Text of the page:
For many worker bees in Hong Kong, few things elicit a deeper sigh or a sadder pout than Monday blues. That makes tomorrow—another humdrum Monday in an otherwise turbulent summer—the perfect day for a strike.
People at first were lukewarm to the idea of a citywide walkout to make their political demands heard. After all, Hong Kong isn’t France or Canada—collective labor action is a tough sell in the world’s most capitalistic jurisdiction. As much as Hong Kongers whine about their ball-and-chain desk job, for many the risk of losing it over politics doesn’t pass a cost-benefit analysis.
Then suddenly, like the Yuen Long march that also was met with initial scepticism, the so-called “8/5 Strike” started to gain traction. In the past few days, businesses from retail chains to travel agencies began to express solidarity for the movement on social media and beyond.
To prepare for the Monday showdown, scores of young protesters swarmed major MTR stations earlier this week to delay trains and interrupt the morning commute. Two days later, a quartet of volunteers got down on their knees for three hours outside a busy MTR station pleading with passersby to join the cause. One of them nearly fainted from exhaustion and scored brownie points with netizens.
The 8/5 Strike is shaping up to be one of the most anticipated operations in an impromptu “uncooperative campaign” to cower the government into submission. But before you jump on the speeding bandwagon, there are a few things you should know to avoid an uncomfortable talking-to from your manager on Tuesday morning.
It isn’t technically a strike
You may have read somewhere that the right to strike is protected under the Basic Law and the Employment Ordinance. While you aren’t wrong, you should know that skipping work for political reasons isn’t considered a “strike”—at least not according to the Trade Unions Ordinance.
The TUO defines a strike as “the cessation of work… in consequence of a dispute, done as a means of compelling their employer… to accept or not to accept terms or conditions of or affecting employment.”
In other words, a strike is a bargaining tactic in a dispute between the striker and his or her employer. If you decide to not show up for work on Monday out of anger over Carrie Lam and her government, your action isn’t directed at your employer and therefore doesn’t qualify as a strike in the eyes of the law. That means you aren’t protected by the Employment Ordinance that otherwise prohibits an employer from terminating its employees without notice on the grounds that they have taken part in a strike.
Put another way, if you choose to skip work on Monday unannounced, your absence may be counted as an unauthorised leave. Depending on the terms of your employment contract, you may be subject to disciplinary action, pay deduction or summary dismissal (termination without notice).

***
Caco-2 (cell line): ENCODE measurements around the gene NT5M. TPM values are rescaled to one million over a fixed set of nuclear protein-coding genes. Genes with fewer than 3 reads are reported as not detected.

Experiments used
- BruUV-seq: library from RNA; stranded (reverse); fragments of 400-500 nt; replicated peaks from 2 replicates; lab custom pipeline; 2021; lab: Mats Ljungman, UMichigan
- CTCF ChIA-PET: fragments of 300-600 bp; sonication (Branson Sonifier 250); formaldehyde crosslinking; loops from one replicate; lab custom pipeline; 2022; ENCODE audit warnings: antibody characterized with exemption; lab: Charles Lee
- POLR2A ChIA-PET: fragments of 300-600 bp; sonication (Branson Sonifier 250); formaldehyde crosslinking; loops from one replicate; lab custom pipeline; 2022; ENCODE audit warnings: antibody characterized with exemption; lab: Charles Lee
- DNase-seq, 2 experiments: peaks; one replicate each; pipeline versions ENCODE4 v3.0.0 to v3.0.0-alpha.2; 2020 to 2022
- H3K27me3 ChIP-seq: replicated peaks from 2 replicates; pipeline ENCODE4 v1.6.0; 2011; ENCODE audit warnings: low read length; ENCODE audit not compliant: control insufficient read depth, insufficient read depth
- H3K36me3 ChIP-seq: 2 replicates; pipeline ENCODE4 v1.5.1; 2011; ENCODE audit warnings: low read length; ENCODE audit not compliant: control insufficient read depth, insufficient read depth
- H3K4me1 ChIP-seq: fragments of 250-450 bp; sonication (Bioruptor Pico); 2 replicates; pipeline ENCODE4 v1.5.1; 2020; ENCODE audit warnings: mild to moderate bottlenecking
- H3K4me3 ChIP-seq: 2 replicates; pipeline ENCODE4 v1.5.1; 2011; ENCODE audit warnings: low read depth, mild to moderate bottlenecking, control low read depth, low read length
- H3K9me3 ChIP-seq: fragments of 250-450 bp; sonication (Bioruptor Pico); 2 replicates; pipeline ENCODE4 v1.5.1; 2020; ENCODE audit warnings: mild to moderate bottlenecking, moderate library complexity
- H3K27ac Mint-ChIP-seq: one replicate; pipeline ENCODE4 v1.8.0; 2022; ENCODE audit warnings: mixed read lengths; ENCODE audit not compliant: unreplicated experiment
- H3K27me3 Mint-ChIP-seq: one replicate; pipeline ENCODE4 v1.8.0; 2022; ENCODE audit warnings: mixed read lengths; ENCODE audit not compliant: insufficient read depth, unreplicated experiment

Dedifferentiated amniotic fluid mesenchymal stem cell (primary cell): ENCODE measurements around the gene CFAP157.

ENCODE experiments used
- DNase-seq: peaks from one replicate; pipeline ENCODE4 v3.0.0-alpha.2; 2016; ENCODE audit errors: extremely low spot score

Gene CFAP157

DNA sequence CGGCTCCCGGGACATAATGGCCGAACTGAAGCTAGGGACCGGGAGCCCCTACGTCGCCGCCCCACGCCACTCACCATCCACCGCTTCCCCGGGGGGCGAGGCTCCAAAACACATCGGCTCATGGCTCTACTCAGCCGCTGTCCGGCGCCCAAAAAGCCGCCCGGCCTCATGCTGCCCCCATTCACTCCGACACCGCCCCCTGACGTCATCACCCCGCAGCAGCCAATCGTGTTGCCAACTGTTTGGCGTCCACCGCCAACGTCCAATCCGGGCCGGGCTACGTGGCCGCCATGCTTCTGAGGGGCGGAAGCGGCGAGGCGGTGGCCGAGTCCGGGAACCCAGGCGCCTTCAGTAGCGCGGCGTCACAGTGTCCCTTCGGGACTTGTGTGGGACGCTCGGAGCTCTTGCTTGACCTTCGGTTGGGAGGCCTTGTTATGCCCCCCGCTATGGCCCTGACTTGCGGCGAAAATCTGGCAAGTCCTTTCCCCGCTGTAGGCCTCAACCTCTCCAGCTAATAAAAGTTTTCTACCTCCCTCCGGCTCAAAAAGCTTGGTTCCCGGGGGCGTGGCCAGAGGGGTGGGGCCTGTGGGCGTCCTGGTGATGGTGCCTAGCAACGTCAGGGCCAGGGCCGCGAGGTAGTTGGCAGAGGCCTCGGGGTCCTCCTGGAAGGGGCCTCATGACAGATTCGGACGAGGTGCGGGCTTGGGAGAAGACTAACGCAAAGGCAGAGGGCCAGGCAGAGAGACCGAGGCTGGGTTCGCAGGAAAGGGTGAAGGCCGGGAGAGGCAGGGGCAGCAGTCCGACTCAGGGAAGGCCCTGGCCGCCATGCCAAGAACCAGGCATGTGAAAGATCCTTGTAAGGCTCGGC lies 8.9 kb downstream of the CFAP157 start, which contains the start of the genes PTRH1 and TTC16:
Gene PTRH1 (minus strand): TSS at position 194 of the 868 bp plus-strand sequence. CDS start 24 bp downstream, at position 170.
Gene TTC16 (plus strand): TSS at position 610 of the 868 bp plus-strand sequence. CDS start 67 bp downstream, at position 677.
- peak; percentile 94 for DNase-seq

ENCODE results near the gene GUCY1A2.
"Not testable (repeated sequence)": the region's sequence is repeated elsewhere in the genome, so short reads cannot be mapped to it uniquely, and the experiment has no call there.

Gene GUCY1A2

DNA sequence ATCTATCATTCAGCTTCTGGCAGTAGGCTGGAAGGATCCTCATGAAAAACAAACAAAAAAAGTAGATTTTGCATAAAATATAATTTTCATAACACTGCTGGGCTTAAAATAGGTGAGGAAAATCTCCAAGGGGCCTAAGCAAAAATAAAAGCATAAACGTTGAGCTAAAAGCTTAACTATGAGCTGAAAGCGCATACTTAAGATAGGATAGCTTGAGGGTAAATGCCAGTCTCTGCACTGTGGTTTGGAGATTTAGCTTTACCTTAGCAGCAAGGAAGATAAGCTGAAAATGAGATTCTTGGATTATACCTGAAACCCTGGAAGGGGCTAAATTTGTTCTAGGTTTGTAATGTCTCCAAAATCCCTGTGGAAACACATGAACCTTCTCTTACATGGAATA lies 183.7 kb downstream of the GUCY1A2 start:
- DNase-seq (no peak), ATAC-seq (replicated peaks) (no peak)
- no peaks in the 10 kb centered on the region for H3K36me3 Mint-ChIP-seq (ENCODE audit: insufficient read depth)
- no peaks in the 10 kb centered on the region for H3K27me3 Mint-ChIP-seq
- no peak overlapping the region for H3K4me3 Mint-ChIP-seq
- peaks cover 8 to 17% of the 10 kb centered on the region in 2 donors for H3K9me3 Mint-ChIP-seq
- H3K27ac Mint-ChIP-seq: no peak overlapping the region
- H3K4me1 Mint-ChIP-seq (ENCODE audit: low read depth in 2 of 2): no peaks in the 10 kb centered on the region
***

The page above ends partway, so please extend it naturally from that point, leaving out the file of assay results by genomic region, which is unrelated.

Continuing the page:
Ways you may support the cause:
1. Take a vacation day
The safest way to partake in the strike without getting the pink slip is to apply for annual leave. Under Hong Kong law, employees are entitled to a statutory minimum paid leave of seven to fourteen days per year depending on their length of service. Individual companies, especially large local and multinational corporations, offer more generous paid leave in their employment contracts. For instance, many banks give non-support staff twenty days of annual leave or more.
So, by all means, take a day off on Monday to either stay home or join one of rallies across the city—if it is covered by a letter of no objection from the police. As of the time this article was written, the permits had yet to be issued.
Caveats: If by now you haven’t yet applied for annual leave and your company doesn’t allow retroactive leave applications, you’re probably a little late. Companies typically require leave applications be pre-approved by the line manager. Furthermore, considering that some of your colleagues are already planning on skipping work on Monday, management has legitimate reasons to reject your request, retroactive or not, on the grounds that a minimum staff is required for coverage. As explained above, unauthorised leave may result in disciplinary action, pay deduction or even dismissal.
2. Work from home
Many companies have put in place a business contingency plan (BCP) in the event of a natural disaster, such as Typhoon Mangkhut last summer that halted all modes of public transport, or a political upheaval like the Occupy Movement that paralysed major thoroughfares in 2014. Ahead of a major disruptive event, the human resources department will typically send out an email to all staff detailing a response plan, including urging staff to log on to their computers at home to ensure continuity of service.